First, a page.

Sensing a problem: Proof of concept for characterizing and predicting agitation

Wan Tai M. Au-Yeung, Lyndsey Miller, Zachary Beattie, Hiroko H. Dodge, Christina Reynolds, Ipsit Vahia, Jeffrey Kaye

Research output: Contribution to journalArticlepeer-review

7 Scopus citations


Introduction: Agitation, experienced by patients with dementia, is difficult to manage and stressful for caregivers. Currently, agitation is primarily assessed by caregivers or clinicians based on self-report or very brief periods of observation. This limits availability of comprehensive or sensitive enough reporting to detect early signs of agitation or identify its precipitants. The purpose of this article is to provide proof of concept for characterizing and predicting agitation using a system that continuously monitors patients’ activities and living environment within memory care facilities. Methods: Continuous and unobtrusive monitoring of a participant is achieved using behavioral sensors, which include passive infrared motion sensors, door contact sensors, a wearable actigraphy device, and a bed pressure mat sensor installed in the living quarters of the participant. Environmental sensors are also used to continuously assess temperature, light, sound, and humidity. Episodes of agitation are reported by nursing staff. Data collected for 138 days were divided by 8-hour nursing shifts. Features from agitated shifts were compared to those from non-agitated shifts using t-tests. Results: A total of 37 episodes of agitation were reported for a male participant, aged 64 with Alzheimer's disease, living in a memory care unit. Participant activity metrics (eg, transitions within the living room, sleep scores from the bedmat, and total activity counts from the actigraph) significantly correlated with occurrences of agitation at night (P < 0.05). Environmental variables (eg, humidity) also correlated with the occurrences of agitation at night (P < 0.05). Higher activity levels were also observed in the evenings before agitated nights. Discussion: A platform of sensors used for unobtrusive and continuous monitoring of participants with dementia and their living space seems feasible and shows promise for characterization of episodes of agitation and identification of behavioral and environmental precipitants of agitation.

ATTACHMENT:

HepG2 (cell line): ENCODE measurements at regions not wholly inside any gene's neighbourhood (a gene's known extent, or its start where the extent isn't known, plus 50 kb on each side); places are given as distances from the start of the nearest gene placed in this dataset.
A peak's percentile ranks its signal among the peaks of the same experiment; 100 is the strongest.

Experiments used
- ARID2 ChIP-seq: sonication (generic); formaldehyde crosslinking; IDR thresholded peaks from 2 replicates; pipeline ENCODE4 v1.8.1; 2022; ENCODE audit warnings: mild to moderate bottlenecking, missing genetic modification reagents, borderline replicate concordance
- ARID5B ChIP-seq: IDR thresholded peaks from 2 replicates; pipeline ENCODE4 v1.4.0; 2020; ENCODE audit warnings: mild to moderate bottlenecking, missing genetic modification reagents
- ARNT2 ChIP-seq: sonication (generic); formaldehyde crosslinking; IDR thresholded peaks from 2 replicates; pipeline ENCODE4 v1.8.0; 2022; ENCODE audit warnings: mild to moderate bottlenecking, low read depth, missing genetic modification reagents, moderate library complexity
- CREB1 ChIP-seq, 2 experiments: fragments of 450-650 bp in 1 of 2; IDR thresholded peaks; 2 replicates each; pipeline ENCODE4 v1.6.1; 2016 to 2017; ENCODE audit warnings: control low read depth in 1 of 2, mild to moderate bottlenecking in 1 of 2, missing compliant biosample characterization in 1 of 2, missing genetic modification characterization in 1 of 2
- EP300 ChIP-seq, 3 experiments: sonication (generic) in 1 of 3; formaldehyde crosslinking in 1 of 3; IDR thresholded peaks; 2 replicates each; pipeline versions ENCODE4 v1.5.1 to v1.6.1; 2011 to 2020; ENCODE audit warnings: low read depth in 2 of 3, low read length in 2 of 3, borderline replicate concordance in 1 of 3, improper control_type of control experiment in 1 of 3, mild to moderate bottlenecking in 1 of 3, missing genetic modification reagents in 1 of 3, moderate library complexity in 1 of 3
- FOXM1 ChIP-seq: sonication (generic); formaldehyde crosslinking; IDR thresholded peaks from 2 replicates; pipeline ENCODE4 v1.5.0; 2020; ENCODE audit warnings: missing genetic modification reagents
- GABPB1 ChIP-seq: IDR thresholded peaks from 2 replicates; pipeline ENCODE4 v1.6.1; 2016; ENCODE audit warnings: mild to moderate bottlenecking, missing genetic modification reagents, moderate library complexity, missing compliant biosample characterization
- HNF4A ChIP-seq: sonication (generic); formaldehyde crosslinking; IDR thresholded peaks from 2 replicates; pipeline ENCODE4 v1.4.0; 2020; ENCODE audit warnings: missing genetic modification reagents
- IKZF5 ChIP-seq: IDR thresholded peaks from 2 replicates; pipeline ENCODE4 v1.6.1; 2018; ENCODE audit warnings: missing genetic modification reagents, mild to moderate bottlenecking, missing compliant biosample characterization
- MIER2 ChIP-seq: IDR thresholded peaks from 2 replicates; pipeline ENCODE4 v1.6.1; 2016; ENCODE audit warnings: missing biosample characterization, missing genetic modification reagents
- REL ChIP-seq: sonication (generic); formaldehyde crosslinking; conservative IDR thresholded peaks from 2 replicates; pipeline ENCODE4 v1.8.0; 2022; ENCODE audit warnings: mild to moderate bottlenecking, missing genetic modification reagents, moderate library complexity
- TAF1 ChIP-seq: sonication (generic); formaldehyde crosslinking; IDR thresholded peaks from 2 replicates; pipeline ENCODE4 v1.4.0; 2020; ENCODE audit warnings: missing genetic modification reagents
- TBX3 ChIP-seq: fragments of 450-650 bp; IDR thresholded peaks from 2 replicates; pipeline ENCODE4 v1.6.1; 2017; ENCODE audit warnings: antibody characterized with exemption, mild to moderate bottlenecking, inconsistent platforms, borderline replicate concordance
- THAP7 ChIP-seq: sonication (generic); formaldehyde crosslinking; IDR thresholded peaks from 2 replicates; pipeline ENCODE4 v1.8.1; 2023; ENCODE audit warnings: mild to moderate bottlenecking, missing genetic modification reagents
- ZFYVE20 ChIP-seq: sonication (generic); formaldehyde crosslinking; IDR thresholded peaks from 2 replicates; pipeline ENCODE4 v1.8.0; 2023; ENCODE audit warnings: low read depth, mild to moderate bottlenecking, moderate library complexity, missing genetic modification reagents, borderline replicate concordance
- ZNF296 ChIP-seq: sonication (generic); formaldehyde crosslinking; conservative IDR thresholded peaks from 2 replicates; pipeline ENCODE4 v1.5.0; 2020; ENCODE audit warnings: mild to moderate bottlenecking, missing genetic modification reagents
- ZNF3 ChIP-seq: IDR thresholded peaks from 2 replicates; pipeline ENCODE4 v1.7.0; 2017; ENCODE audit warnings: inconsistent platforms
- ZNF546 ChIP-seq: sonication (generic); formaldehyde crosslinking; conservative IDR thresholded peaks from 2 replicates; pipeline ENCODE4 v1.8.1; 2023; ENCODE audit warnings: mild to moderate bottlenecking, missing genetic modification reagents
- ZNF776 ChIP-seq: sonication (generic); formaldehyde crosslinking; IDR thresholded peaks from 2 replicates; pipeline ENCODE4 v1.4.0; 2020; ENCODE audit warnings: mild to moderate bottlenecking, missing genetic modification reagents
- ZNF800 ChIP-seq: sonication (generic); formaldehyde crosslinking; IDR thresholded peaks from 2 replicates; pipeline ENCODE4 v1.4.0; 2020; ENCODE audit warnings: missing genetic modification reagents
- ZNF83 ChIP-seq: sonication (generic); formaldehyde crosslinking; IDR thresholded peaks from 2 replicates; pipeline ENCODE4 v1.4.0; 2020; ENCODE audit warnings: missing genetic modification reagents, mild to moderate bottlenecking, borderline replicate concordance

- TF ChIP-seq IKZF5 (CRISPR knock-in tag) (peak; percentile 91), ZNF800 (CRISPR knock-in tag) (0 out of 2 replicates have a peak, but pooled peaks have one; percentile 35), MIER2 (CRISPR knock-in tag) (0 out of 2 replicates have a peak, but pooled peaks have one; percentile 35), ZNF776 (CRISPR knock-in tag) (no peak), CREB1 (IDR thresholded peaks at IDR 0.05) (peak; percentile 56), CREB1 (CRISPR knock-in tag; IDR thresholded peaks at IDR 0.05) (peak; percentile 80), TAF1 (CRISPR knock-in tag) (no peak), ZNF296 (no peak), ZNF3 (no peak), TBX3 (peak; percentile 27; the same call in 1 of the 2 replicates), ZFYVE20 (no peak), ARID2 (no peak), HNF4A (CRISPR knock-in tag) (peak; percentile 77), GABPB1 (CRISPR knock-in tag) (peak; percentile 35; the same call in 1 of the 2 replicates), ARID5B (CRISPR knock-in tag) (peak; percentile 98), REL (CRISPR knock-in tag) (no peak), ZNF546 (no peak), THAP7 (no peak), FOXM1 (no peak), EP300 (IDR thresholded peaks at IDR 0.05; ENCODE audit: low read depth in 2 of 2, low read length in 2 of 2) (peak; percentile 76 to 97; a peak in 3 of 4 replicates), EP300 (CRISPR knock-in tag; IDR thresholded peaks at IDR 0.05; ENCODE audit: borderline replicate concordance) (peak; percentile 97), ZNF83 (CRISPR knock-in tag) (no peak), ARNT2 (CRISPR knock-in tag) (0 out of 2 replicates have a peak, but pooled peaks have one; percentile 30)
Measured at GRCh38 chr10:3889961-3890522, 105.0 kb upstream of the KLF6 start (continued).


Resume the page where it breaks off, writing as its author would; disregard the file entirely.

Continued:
Original languageEnglish (US)
Article numbere12079
JournalAlzheimer's and Dementia: Translational Research and Clinical Interventions
Issue number1
StatePublished - 2020


  • actigraphy
  • agitation
  • bed pressure mat
  • environmental sensing
  • later-stage dementia
  • motion sensor
  • multimodal sensing

ASJC Scopus subject areas

  • Clinical Neurology
  • Psychiatry and Mental health


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